of interest, and disciplinary history to retail investors. Under the 
rule, retail investors are entitled to a disclosure at the beginning of 
the relationship and an additional disclosure following a material 
change to the relationship. See Form CRS Relationship Summary; 
Amendments to Form ADV, 17 C.F.R. Sec. 200, 240, 249, 275, and 279 
(June 5, 2019).
---------------------------------------------------------------------------
    Each usability test would include the following:
           One-on-one interviews with retail investors 
        to assess their understanding of the disclosure in 
        question;
           A nationwide survey of retail investors to 
        assess the usefulness of the disclosure;
           An analysis of the interview and survey 
        results, which would be published in the Federal 
        Register; and
           An opportunity for public comment on those 
        published results.
    Estimated Federal cost: The estimated budgetary effect of 
H.R. 1815 is shown in Table 1. The costs of the legislation 
fall within budget function 370 (commerce and housing credit).
    Basis of estimate: CBO estimates that implementing H.R.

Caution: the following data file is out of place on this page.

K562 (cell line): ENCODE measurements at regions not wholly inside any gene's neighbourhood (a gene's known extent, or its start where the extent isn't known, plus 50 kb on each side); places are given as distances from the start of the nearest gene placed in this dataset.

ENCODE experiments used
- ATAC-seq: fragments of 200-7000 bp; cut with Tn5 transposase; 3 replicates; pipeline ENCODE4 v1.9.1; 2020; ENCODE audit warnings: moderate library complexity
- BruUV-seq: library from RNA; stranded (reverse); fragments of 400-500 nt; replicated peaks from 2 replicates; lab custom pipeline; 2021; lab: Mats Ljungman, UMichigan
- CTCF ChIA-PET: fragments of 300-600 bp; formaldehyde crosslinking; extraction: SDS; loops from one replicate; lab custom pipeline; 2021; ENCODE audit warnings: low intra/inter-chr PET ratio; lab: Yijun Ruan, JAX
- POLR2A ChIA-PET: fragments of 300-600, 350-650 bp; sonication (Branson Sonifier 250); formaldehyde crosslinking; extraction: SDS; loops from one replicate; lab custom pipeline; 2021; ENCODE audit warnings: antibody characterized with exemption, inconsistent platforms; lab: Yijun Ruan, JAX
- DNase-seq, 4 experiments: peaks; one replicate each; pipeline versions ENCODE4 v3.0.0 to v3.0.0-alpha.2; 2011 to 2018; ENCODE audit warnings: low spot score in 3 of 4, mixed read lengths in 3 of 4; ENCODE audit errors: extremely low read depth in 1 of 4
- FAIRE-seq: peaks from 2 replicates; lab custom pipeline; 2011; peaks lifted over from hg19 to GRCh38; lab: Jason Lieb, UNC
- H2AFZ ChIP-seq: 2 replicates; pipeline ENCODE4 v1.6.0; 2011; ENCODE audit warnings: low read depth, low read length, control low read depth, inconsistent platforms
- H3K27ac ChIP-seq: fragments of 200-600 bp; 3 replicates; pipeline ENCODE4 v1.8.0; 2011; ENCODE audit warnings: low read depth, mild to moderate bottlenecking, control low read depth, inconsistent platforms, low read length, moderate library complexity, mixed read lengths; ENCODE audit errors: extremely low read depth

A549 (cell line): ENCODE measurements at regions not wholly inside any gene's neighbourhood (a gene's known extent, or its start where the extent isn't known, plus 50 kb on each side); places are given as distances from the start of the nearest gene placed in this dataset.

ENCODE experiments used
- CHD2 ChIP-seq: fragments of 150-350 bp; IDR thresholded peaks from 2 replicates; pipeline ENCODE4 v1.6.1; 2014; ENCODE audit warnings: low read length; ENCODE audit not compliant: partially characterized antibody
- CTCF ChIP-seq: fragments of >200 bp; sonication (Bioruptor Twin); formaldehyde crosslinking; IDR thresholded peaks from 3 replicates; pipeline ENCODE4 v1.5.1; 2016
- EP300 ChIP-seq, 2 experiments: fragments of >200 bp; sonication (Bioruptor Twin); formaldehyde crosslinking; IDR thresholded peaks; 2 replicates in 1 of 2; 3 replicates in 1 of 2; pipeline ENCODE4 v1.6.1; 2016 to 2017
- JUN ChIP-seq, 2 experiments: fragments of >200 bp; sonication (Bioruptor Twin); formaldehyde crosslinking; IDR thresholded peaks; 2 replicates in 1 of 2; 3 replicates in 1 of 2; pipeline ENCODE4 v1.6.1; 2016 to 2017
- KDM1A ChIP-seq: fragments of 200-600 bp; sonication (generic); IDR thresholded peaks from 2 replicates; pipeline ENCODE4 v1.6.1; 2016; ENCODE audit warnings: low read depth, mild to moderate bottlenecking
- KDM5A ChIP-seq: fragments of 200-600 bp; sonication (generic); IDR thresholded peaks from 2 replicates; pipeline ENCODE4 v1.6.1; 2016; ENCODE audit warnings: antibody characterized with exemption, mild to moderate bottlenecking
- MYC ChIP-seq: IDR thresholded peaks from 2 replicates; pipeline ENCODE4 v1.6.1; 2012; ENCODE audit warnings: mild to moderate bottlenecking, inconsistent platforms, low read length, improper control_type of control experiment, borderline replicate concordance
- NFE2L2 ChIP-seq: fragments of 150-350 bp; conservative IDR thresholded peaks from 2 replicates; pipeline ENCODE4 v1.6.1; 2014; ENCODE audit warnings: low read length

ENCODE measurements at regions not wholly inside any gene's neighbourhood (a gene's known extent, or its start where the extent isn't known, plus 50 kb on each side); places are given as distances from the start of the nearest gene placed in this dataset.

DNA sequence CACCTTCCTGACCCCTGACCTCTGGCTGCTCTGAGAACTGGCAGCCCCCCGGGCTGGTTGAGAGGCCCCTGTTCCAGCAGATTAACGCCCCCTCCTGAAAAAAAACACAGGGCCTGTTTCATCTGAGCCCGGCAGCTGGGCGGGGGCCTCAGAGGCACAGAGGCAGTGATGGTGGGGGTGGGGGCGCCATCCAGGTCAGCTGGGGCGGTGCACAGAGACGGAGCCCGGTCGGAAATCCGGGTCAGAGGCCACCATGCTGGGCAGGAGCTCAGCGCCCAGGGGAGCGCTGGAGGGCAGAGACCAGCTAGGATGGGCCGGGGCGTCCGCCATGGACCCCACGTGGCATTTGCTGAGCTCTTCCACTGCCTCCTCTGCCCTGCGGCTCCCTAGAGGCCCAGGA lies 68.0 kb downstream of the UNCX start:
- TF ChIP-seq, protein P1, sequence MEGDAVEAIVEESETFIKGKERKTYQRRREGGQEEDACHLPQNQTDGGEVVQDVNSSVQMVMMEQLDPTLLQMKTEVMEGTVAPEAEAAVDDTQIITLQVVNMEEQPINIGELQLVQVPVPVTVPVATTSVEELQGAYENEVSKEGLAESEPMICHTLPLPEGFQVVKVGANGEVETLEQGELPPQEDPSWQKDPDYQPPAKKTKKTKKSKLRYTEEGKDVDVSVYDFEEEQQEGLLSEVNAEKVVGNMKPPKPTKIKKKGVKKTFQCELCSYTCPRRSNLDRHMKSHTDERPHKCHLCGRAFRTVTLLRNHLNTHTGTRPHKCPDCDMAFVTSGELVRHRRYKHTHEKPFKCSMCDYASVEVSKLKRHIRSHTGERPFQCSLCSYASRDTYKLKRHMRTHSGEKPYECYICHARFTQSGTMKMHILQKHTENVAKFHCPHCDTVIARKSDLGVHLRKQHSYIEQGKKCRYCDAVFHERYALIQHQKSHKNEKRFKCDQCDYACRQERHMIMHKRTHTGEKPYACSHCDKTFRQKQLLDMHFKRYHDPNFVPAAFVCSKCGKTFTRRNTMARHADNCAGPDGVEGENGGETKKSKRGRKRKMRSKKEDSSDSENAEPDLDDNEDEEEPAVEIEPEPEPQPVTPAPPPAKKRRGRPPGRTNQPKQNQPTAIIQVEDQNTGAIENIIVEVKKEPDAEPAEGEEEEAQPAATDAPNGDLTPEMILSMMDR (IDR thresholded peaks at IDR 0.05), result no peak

1815 would have a gross cost to the SEC of $156 million over 
the 2019-2024 period. However, the SEC is authorized to collect 
fees each year to offset its annual appropriation. Assuming 
appropriation actions consistent with that authority, CBO 
expects that implementing H.R. 1815 would lead to a net 
decrease in spending of $8 million because the collection of 
fees would initially outpace spending on usability testing.

                TABLE 1--ESTIMATED INCREASES IN SPENDING SUBJECT TO APPROPRIATION UNDER H.R. 1815
----------------------------------------------------------------------------------------------------------------
                                                             By fiscal year, millions of dollars--
                                              ------------------------------------------------------------------
                                                 2019     2020     2021     2022     2023     2024    2019-2024